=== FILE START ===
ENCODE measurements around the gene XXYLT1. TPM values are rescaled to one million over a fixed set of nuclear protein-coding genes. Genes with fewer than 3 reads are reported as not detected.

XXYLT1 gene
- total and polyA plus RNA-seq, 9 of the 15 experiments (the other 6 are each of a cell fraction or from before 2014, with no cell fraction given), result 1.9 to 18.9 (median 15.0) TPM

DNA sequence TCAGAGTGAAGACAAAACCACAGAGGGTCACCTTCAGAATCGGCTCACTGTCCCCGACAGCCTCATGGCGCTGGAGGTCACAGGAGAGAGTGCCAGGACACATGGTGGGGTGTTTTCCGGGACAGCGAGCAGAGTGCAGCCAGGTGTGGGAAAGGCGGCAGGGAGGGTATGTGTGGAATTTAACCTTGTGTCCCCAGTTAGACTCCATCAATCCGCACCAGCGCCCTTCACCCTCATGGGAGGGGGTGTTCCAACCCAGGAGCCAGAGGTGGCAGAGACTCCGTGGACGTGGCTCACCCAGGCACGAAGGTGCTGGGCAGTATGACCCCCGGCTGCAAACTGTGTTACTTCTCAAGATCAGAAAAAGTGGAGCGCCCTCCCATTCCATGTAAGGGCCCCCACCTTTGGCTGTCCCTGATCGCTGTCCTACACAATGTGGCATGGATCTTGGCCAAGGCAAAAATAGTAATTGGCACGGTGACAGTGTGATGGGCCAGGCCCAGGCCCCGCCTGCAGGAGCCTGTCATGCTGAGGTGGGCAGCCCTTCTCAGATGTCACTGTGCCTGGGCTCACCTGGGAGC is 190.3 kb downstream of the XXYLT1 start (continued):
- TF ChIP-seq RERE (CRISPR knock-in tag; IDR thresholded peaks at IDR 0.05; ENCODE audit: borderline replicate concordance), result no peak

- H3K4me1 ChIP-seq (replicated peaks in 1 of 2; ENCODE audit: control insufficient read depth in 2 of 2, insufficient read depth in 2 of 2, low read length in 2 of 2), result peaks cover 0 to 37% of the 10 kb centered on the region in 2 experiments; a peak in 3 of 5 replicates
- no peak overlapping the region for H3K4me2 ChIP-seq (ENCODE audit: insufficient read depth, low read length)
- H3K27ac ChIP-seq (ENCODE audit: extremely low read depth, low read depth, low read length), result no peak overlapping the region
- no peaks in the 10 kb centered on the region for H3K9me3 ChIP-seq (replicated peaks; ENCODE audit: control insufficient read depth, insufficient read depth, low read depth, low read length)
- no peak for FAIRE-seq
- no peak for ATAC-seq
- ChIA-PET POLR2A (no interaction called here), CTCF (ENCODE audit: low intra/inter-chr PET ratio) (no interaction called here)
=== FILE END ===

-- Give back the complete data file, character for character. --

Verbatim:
ENCODE measurements around the gene XXYLT1. TPM values are rescaled to one million over a fixed set of nuclear protein-coding genes. Genes with fewer than 3 reads are reported as not detected.

XXYLT1 gene
- total and polyA plus RNA-seq, 9 of the 15 experiments (the other 6 are each of a cell fraction or from before 2014, with no cell fraction given), result 1.9 to 18.9 (median 15.0) TPM

DNA sequence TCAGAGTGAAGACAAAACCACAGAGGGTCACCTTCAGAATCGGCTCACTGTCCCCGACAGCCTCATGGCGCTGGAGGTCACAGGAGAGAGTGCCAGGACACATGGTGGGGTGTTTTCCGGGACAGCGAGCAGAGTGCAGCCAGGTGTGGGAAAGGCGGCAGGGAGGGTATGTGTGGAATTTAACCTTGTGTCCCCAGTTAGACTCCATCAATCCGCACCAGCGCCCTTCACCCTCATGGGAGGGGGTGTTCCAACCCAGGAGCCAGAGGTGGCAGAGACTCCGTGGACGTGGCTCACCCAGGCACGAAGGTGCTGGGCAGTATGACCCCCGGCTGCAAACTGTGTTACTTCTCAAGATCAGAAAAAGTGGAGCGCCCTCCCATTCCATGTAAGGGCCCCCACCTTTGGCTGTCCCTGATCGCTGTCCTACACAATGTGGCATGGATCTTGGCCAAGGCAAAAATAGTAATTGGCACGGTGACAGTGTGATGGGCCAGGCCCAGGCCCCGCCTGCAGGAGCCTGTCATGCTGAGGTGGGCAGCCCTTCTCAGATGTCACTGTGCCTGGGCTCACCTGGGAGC is 190.3 kb downstream of the XXYLT1 start (continued):
- TF ChIP-seq RERE (CRISPR knock-in tag; IDR thresholded peaks at IDR 0.05; ENCODE audit: borderline replicate concordance), result no peak

- H3K4me1 ChIP-seq (replicated peaks in 1 of 2; ENCODE audit: control insufficient read depth in 2 of 2, insufficient read depth in 2 of 2, low read length in 2 of 2), result peaks cover 0 to 37% of the 10 kb centered on the region in 2 experiments; a peak in 3 of 5 replicates
- no peak overlapping the region for H3K4me2 ChIP-seq (ENCODE audit: insufficient read depth, low read length)
- H3K27ac ChIP-seq (ENCODE audit: extremely low read depth, low read depth, low read length), result no peak overlapping the region
- no peaks in the 10 kb centered on the region for H3K9me3 ChIP-seq (replicated peaks; ENCODE audit: control insufficient read depth, insufficient read depth, low read depth, low read length)
- no peak for FAIRE-seq
- no peak for ATAC-seq
- ChIA-PET POLR2A (no interaction called here), CTCF (ENCODE audit: low intra/inter-chr PET ratio) (no interaction called here)